In 64K write both configurations started with sub-millisecond latency but quickly went over 1ms. With DR on we saw a peak at only 22.7K IOPS or about 1.4GB/s and a latency of 1.32ms before a drop off in performance and a large latency spike. With DR off the drives peaked at 63,347 IOPS or about 4GB/s at 3.3ms before dropping off some.
Our next set of tests are our SQL workloads: SQL, SQL 90-10, and SQL 80-20. For SQL both configurations started below 1ms with the DR version going above and then below 1ms throughout going on to peak at 349,851 IOPS at 2.6ms latency. With DR off the drives had sub-millisecond latency until about 255K IOPS and went on to peak at 358,787 IOPS with a latency of 2.24ms before a slight drop.
With SQL 90-10 we again saw the DR enabled version pop above and drop below the 1ms line a few times before peaking at 283,524 IOPS at 3.42ms latency. The non-DR version stayed below 1ms until about 275K IOPS and peaked at 334,737 IOPS with a latency of 2.45ms.
SQL 80-20 saw both configurations start off with sub-millisecond latency with the DR version going over 1ms at about 155K IOPS and peaking at 256,926 IOPS at a latency of 3.5ms. The non-DR version made it to about 210K IOPS under 1ms and went on to peak at 281,562 IOPS with a latency of 2.83ms.
Next up are our Oracle workloads: Oracle, Oracle 90-10, and Oracle 80-20. With Oracle the DR-enable version swung below and above 1ms and peaked at about 264K IOPS at 3.7ms before dropping off slightly. The non-DR version had sub-millisecond latency until about 250K IOPS and peaked at 314,954 IOPS 3.17ms.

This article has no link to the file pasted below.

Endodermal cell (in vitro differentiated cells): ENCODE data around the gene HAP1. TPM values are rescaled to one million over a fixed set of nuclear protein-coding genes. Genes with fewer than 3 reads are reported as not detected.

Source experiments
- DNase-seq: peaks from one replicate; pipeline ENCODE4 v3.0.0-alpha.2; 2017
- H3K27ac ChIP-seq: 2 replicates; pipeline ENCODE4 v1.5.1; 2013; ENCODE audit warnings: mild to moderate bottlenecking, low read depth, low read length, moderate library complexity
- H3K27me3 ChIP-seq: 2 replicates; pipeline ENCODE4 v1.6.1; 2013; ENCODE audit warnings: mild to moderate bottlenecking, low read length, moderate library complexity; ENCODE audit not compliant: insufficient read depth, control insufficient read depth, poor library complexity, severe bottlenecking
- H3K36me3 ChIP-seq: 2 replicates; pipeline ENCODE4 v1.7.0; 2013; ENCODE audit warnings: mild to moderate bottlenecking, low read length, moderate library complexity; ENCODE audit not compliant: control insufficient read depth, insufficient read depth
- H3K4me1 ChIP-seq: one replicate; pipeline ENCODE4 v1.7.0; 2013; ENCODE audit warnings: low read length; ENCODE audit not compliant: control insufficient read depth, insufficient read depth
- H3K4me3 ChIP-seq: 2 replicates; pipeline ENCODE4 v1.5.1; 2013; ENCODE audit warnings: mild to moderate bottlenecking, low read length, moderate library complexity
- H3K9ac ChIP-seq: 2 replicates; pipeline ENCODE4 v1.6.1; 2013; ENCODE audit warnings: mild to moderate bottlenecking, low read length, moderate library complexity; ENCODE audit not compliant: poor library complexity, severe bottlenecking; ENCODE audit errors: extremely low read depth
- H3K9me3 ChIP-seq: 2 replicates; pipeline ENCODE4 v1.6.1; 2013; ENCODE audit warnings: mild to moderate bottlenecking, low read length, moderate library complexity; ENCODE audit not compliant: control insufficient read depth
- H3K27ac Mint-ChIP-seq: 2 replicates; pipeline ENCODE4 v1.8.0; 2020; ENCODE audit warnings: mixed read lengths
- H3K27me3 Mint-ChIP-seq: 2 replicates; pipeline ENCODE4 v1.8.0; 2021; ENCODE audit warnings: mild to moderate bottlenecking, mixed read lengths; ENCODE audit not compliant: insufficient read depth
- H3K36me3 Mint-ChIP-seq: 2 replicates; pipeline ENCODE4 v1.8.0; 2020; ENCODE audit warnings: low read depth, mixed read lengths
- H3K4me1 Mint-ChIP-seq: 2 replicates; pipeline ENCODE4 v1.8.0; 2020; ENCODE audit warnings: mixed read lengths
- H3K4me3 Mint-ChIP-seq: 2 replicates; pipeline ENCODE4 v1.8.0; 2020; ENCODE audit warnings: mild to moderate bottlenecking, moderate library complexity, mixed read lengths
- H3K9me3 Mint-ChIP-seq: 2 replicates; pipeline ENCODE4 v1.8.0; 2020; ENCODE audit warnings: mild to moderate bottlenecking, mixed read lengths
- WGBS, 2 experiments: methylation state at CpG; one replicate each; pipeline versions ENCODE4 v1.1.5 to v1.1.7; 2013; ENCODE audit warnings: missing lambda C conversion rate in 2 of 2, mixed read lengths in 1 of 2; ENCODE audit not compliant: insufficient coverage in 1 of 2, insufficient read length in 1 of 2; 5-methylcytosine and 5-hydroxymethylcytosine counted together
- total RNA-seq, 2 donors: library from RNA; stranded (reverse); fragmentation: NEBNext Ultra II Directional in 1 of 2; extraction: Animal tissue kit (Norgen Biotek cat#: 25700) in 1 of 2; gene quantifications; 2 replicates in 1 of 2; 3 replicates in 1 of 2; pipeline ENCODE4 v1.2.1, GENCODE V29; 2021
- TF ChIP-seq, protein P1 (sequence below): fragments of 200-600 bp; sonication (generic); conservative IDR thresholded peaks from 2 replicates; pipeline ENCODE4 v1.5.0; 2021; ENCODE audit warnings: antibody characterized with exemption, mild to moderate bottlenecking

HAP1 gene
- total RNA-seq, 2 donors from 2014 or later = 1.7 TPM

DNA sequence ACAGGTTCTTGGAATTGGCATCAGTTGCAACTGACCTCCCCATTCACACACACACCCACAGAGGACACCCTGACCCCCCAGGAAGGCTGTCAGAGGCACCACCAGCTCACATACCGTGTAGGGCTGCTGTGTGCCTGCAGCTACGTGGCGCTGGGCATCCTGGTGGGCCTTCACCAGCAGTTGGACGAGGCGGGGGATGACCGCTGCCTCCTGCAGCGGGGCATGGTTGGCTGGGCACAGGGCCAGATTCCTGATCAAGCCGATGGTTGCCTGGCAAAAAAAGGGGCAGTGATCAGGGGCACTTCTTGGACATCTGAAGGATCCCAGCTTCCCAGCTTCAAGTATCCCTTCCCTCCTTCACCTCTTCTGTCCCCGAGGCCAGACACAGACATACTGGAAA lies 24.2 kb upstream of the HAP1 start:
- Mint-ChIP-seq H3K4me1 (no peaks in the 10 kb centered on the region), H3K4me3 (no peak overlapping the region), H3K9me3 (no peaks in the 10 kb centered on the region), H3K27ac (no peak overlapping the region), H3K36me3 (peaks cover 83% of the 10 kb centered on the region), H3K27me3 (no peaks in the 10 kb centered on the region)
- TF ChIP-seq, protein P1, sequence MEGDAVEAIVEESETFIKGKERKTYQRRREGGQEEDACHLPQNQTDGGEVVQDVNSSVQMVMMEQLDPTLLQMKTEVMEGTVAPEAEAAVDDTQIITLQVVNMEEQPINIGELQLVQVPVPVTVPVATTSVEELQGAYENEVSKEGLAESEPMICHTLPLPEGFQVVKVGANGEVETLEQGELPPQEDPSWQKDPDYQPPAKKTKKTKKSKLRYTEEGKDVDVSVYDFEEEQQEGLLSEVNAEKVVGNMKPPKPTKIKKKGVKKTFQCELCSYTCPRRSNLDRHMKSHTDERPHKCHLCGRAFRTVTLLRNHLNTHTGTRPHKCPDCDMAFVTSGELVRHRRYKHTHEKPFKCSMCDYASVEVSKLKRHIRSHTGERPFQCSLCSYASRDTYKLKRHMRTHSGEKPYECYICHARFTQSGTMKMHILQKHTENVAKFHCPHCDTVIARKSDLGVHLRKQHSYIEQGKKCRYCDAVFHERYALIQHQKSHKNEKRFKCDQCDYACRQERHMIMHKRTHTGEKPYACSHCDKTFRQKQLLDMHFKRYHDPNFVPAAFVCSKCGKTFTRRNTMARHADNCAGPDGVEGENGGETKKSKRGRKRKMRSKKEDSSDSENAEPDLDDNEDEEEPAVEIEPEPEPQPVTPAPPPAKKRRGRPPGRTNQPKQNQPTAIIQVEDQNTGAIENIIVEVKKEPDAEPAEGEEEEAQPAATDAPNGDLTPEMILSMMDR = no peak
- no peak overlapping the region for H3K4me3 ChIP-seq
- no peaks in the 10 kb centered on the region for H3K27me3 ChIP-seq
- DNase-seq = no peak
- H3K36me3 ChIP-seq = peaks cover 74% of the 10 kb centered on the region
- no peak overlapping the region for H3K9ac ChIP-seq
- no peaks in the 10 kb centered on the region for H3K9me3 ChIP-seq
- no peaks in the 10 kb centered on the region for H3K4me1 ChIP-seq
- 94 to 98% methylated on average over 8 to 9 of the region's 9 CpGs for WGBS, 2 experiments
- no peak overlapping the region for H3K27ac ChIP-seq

SQL 90-10 saw the DR-enable version stay under 1ms until about 225K IOPS and peak at 252,034 IOPS at a latency of 2.44ms. The non-DR had sub-millisecond latency performance until about 300K IOPS and peaked at 338,146 IOPS with a latency of 1.72ms.
With SQL 80-20 The DR version makes a few swings around 1ms and peaked at 225,327 IOPS with a latency of 2.64ms. The non-DR version had sub-millisecond latency until about 211K IOPS and went on to peak at 278,051 IOPS and a latency of 2ms.
Next, we switched over to our VDI clone test, Full and Linked. For VDI Full Clone (FC) Boot, both configurations started below 1ms with the DR version going above sub-millisecond latency at about 85K IOPS and going on to peak at 250,209 IOPS and a latency of 4.04ms. The non-DR version stayed under 1ms until about 200K IOPS and peaked at 283,786 IOPS and a latency of 3.31ms before dropping off slightly.